|Grilled scampi or langoustines at Ristorante Al Faro in Venice, Italy.|
The first Jewish ghetto was set up in Venice, Italy, in 1516. Today, most of the Jews have moved out, only to be replaced in the past 10 years by Orthodox from the United States, but you can still visit old synagogues and dine on some specialties of the Italian Jews.
I drove to Venice from Milan on Sept. 13, parked in a garage and took the first of many vaporetti (small passenger ferries) to Lido di Venezia, an island beach resort on the Adriatic Sea, where I stayed at the Viktoria Palace Hotel.
For the next three days, I took ferries, walked and crossed many canal bridges to explore Venice and the Jewish Quarter, including three old synagogues, the first I've seen on the top floors of buildings.
One highlight was a big lunch of Jewish specialties in the courtyard of Le-Balthazar, a kosher restaurant and caterer in the new part of the quarter.
The fixed-price, 20-euro menu started off heavy, with an appetizer of moist potato kugel, followed by vegetable couscous with raisins and pine nuts.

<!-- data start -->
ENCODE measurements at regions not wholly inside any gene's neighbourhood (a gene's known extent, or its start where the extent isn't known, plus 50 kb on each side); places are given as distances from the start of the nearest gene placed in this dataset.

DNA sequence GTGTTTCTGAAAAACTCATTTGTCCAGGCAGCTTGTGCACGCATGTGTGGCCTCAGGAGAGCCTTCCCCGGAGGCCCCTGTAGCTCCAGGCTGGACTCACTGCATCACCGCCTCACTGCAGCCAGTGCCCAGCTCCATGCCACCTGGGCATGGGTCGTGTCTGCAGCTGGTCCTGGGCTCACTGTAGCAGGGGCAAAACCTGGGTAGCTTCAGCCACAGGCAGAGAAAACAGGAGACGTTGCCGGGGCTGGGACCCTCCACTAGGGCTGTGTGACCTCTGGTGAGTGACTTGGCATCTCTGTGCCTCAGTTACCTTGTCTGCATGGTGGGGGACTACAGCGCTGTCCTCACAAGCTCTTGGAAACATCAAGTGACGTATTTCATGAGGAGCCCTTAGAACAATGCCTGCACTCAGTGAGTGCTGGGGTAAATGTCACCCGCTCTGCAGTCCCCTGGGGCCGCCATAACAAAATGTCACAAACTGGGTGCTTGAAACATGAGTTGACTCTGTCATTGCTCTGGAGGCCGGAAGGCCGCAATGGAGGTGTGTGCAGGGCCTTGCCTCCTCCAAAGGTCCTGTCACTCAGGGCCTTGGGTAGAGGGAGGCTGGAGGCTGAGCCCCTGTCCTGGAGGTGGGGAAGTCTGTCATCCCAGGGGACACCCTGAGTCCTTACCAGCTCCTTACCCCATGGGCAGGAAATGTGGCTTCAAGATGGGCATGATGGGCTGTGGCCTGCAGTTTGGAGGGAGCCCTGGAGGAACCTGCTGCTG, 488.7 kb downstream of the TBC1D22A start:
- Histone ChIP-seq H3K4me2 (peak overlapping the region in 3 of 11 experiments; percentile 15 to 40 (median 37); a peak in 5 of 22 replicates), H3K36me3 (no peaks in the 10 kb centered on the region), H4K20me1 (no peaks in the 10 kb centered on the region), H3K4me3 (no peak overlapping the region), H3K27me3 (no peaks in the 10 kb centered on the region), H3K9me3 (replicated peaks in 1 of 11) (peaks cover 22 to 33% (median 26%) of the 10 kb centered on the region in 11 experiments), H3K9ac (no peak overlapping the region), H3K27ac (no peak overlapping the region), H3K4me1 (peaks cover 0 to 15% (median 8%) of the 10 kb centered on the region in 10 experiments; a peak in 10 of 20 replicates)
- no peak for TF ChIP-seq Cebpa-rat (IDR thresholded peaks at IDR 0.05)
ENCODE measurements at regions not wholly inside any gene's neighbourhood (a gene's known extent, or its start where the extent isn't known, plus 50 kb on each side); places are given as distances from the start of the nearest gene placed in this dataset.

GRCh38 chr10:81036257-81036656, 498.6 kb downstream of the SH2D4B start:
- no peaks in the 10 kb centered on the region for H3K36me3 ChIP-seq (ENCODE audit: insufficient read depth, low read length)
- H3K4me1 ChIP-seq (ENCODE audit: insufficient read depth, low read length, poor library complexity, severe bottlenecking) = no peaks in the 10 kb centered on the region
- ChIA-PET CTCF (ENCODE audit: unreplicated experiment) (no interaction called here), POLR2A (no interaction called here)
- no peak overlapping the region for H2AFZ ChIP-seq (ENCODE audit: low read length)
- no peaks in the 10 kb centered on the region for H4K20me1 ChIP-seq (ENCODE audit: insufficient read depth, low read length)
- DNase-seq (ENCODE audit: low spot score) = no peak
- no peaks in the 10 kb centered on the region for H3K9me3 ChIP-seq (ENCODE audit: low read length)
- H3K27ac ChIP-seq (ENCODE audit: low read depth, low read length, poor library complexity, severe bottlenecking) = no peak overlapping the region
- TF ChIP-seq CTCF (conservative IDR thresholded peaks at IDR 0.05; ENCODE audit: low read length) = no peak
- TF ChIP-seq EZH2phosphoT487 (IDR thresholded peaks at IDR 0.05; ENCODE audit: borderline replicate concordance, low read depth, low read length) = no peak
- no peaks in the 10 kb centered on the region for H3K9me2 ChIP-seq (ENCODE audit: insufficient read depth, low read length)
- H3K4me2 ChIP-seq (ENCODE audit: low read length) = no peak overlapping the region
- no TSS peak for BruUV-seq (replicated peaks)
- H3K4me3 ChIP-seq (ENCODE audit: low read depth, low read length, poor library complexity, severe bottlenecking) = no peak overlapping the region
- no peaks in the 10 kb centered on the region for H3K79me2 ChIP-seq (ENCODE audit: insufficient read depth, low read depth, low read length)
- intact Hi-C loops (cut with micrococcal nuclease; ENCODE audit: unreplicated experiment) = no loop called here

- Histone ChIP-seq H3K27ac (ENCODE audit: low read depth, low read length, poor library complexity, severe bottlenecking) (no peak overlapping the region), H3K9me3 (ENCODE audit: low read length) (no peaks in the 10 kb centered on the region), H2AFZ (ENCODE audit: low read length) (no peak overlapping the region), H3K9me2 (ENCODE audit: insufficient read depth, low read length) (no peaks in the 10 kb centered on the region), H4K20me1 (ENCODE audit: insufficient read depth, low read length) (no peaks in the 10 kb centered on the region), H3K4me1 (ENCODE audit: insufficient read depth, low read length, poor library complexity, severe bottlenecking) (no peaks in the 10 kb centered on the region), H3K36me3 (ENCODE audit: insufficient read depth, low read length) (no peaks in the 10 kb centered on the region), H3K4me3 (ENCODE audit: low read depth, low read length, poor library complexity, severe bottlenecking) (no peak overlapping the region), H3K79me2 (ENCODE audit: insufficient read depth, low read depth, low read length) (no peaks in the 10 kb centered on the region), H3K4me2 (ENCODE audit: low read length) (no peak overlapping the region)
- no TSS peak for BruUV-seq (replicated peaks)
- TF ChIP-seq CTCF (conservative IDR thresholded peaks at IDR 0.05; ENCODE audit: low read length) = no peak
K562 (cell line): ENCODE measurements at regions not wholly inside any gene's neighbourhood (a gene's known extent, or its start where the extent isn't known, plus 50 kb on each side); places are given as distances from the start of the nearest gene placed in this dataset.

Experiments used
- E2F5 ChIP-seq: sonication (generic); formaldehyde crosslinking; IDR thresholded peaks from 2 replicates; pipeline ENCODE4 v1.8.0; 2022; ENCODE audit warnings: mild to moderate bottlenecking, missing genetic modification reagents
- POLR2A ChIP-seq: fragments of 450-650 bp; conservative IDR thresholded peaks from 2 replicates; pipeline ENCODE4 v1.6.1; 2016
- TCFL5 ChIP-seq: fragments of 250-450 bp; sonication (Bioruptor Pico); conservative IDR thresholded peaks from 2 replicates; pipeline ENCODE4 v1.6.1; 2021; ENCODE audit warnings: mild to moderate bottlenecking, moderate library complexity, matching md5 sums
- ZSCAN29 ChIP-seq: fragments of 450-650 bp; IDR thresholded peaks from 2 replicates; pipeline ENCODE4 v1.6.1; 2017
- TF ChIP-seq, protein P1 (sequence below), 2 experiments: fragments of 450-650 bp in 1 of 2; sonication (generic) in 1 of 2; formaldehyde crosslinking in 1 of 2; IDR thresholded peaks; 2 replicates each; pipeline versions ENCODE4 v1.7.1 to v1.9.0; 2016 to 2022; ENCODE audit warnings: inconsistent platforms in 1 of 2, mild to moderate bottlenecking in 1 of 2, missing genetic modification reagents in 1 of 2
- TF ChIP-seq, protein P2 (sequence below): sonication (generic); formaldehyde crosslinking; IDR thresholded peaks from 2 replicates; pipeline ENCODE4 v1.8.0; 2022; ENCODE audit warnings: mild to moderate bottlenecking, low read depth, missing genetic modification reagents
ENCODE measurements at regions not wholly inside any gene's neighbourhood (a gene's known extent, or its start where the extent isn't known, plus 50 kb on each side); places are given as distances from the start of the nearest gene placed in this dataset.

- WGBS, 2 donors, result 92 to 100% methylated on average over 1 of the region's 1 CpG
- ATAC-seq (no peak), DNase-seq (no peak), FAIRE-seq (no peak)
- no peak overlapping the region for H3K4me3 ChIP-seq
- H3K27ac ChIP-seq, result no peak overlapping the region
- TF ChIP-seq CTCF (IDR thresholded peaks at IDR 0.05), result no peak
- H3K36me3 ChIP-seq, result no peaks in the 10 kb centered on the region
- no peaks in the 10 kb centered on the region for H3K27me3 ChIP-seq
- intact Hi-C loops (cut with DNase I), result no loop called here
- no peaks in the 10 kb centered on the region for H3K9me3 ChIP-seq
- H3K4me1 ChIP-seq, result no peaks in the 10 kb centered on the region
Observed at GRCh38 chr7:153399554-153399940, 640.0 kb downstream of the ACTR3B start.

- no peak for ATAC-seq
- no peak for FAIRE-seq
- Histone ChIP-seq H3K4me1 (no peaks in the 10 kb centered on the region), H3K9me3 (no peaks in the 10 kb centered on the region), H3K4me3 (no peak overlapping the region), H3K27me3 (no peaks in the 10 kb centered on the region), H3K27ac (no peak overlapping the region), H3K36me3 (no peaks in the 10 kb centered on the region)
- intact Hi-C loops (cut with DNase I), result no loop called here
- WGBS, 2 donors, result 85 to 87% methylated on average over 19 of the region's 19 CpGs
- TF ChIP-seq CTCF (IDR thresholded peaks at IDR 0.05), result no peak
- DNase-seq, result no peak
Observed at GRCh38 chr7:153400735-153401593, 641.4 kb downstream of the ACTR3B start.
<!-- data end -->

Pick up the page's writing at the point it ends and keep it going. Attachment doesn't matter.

My entree was a fish fillet in a mildly spicy sauce of fresh tomatoes, served with sauteed spinach.
Honey cake was included, but I was able to substitute a small cup of espresso. The meal cost about $25.60 at $1 equals 78 euro cents.
Le-Balthazar, Campo Ghetto Nuovo, Venice, Italy.
This restaurant is on a square with a memorial to a relatively small number of Jews who were deported to concentration camps during World War II.
There were several metal reliefs showing scenes from the round-up, and some of the victims' names and ages were carved into wooden planks: Vittorio Moise Gentilli, 50; Eugenia Franco Pitteri, 62; Ida Morza, 72; and Alice Coen, 71.
Ristorante Al Faro (The Lighthouse) wasn't kosher, but I had a bountiful lunch of scampi (pictured above), followed by a large Mediterranean or Greek salad -- more than enough food to share with another person.
The grilled scampi were served on a bed of chopped arugula with wedges of lemon (18 euros).
The salad was 8.50 euros, water was 3 euros and bread was 1.80 euros, for a total of 31.30 euros or about $40.
Ristorante Al Faro, Campo del Ghetto Vecchio 1181, Venice, Italy; +39-041-716871.
My first meal in the quarter was at a table outside Ai Quattro Rusteghi, which is on the ground floor of one of the synagogue buildings.
Here, I had thin pasta in a fragrant pesto sauce, fish and salad, with a glass of wine, water and bread, for 22.50 euros or about $29.
Ai Quattro Rusthegi, Campo Ghetto Nuovo, Venice, Italy; +39-041-715160.
-- VICTOR E. SASSON